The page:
More than half a year after voting to slash $25 million from its school police department, the Los Angeles Unified School District board will decide on Tuesday how to use that money to support Black students and promote safety on campus.
The board’s July vote to redirect more than a third of the budget for its 471-employee school police force came as the nation and world rose up in protest against the killing of George Floyd, and Los Angeles residents rallied outside the school board headquarters. The 4-3 decision temporarily barred uniformed school police officers from being assigned to patrol the district’s 1,386 K-12 campuses but provided few details on where the money saved would be spent.
Now, a coalition of students, parents, labor organizers, educators and community groups is pressing the district to target the $25 million at schools with the highest numbers of Black students, rates of student arrests, and those with the lowest levels of Black student achievement. Led by Students Deserve and Black Lives Matter-Los Angeles, the coalition is calling for restorative justice coordinators, psychiatric social workers, counselors and “student safety coaches” in lieu of police officers at some schools.
Sierra Leone Anderson, a freshman at the Girls Academic Leadership Academy and member of the advocacy group Students Deserve, said these types of school staff would make school a much more positive place for Black students.
“In continuously choosing to fund, promote and prioritize cops over care, Black students like myself miss out on opportunities to grow, heal and to trust,” Anderson said at a news conference last week.
The coalition is also calling for the school board to invest in professional development and coaching to reduce the disproportionate share of Black students in Los Angeles Unified schools who are arrested and suspended. Black youth comprised 25% of Los Angeles School Police Department’s arrests, citations and diversions despite representing just 9% of the district’s population, according to 2018 research from the Million Dollar Hoods Project.
Community groups want to keep assigned school police officers off campus on a permanent basis, and to prevent individual schools from being able to opt out of any new policies.
Superintendent Austin Beutner’s approach – released over the weekend in advance of Tuesday’s meeting – is aligned with many of the advocates’ demands, but leaves open the possibility that some schools under certain conditions could retain campus patrols.
Beutner’s Black Student Achievement Plan would direct $36.5 million annually to 53 Los Angeles schools that have high numbers of Black students and which also meet certain indicators: low test scores, elevated rates of school discipline referrals and suspensions, and high rates of chronic absenteeism. The school district would also invest in psychiatric social workers, counselors and restorative justice advisors.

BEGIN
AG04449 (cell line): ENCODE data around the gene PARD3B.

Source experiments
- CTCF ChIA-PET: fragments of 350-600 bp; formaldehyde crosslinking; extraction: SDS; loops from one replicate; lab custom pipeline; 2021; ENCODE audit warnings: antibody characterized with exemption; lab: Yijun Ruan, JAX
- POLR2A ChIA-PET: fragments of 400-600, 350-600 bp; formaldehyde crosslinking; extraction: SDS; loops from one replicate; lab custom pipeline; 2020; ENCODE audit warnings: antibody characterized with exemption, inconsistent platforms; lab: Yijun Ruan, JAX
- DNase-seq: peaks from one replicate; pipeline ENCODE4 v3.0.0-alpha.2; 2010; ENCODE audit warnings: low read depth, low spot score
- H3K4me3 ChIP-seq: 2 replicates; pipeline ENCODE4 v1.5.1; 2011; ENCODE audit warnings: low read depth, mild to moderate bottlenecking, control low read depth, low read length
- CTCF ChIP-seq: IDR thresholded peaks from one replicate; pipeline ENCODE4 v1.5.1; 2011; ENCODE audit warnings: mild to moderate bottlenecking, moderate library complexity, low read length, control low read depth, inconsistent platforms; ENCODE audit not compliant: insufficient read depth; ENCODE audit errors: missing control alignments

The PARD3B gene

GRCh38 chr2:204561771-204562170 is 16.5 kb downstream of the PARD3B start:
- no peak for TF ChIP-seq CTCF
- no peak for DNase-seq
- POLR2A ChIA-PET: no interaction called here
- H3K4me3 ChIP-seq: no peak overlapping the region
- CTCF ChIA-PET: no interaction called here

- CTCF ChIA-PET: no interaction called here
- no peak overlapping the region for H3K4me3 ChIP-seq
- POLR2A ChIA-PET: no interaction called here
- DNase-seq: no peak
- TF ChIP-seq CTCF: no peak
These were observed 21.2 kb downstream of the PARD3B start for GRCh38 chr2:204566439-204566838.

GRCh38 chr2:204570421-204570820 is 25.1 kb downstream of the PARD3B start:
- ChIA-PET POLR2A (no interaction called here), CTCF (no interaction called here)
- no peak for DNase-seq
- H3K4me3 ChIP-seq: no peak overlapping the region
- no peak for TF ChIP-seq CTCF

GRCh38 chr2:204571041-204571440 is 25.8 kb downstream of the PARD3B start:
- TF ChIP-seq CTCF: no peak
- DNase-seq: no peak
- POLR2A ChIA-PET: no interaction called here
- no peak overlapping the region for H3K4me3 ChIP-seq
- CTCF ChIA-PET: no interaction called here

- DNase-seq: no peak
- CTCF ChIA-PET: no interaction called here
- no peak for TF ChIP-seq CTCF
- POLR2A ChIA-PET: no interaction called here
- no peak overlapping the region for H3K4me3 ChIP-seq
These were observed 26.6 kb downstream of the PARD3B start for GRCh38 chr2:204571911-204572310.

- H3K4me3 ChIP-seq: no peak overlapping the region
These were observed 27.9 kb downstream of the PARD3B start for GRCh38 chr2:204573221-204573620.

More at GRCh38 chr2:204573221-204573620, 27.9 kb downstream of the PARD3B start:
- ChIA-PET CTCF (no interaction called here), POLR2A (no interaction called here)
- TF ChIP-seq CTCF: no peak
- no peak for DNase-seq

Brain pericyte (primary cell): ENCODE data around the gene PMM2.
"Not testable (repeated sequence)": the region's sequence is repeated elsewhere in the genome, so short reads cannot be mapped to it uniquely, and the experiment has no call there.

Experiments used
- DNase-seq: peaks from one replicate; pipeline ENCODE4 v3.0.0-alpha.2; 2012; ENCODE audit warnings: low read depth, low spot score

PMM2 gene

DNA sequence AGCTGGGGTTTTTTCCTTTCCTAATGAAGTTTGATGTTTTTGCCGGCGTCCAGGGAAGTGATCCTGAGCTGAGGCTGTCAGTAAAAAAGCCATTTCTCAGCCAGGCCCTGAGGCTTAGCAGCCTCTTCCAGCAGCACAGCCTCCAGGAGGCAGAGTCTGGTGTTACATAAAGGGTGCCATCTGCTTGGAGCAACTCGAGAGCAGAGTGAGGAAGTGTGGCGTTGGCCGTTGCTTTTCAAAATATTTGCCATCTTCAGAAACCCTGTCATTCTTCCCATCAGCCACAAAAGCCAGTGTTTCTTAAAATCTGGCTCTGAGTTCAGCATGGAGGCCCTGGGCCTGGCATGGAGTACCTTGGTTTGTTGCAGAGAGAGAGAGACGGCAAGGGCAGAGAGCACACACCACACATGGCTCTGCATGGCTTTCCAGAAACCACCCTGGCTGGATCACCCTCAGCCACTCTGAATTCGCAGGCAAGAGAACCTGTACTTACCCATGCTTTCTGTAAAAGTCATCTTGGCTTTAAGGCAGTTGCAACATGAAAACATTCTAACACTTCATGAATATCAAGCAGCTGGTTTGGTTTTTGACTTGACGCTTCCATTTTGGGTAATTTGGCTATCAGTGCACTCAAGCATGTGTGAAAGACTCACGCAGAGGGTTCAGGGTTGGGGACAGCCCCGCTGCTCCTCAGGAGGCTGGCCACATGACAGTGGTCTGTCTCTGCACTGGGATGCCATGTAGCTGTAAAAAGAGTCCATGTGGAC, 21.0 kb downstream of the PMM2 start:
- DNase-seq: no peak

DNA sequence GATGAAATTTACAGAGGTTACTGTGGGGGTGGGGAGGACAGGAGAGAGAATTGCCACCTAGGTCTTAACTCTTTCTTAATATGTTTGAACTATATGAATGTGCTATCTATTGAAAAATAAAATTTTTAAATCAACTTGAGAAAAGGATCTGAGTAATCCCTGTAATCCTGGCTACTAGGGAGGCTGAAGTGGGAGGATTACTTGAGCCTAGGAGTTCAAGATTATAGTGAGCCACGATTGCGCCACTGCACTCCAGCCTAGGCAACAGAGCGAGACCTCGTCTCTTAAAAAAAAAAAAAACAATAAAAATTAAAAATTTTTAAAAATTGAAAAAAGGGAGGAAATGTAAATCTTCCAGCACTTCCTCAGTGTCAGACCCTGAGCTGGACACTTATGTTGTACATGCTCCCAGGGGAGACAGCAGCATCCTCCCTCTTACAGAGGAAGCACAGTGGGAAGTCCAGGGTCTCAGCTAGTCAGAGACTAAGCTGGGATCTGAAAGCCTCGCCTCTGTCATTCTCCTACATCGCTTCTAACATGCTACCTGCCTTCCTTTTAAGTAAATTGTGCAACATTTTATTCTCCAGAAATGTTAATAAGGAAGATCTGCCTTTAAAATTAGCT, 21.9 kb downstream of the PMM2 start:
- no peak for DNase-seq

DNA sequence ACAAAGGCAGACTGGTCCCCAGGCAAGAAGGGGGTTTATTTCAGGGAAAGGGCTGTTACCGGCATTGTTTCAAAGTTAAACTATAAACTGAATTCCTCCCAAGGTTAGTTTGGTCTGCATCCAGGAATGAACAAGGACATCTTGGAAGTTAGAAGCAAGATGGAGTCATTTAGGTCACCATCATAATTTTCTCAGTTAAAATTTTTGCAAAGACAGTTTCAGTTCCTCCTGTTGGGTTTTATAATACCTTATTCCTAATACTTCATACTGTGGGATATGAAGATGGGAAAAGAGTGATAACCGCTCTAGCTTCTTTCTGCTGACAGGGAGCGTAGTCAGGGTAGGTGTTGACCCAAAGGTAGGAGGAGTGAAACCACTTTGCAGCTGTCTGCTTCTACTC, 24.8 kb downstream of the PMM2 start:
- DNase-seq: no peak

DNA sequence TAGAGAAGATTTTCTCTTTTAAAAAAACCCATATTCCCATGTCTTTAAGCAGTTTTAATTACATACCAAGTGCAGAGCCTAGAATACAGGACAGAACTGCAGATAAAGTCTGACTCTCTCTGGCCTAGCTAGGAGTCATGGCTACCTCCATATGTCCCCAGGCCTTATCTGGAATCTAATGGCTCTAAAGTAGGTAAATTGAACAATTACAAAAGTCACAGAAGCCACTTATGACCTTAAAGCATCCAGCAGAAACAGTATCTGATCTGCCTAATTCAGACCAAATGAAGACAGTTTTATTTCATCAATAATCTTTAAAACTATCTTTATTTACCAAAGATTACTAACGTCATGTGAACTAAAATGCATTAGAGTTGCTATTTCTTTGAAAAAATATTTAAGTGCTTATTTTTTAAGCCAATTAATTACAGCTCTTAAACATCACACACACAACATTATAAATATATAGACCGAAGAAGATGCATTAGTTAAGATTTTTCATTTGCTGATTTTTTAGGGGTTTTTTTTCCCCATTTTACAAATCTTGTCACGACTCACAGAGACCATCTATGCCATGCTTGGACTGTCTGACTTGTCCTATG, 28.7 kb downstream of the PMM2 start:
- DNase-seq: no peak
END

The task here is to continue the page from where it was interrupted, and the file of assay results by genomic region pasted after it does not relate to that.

Under the district’s plan, the Los Angeles School Police Department would be cut by 133 positions, including 70 sworn officers. “School climate coaches,” at a cost of $12.8 million, would fill the gap left by police. Placed at all high schools in the district, the coaches would be drawn from the communities surrounding the schools and trained in de-escalation techniques. Their aim would be to
Over the past year, cities including Denver, Seattle, Portland and Minneapolis have ejected police officers from schools, a movement that has accelerated in the wake of Floyd’s killing by Minneapolis police late last spring. In June, the Oakland Unified School District board abolished its school police department and is working with advocates to create alternatives to school police.
The George Floyd District Safety Plan approved by Oakland’s board details when and how the city’s police department can respond to some emergency calls on school campuses, and calls for the creation of a new “culture and climate unit.”
“We want to see them as peacekeepers, loving and caring adults who are leading from a relationship-based perspective,” Jessica Black of the Black Organizing Project told The Imprint last year.
In Los Angeles, district officials are now agreeing with activists’ calls for years, to halt the use of pepper spray against students.
But unlike youth advocates who want campus police banished from all campuses, Beutner’s plan proposes a path for some schools to retain regular patrolling, if certain conditions are met and the superintendent signs off on the requests.
That part of the district’s plan could well face opposition at Tuesday’s board meeting.
“This is a moment when the world is cracked wide open,” Melina Abdullah, co-founder of Black Lives Matter-Los Angeles and the parent of a student in the district, said at last week’s press conference. “And we can reimagine and build the kind of schools that our students truly deserve.”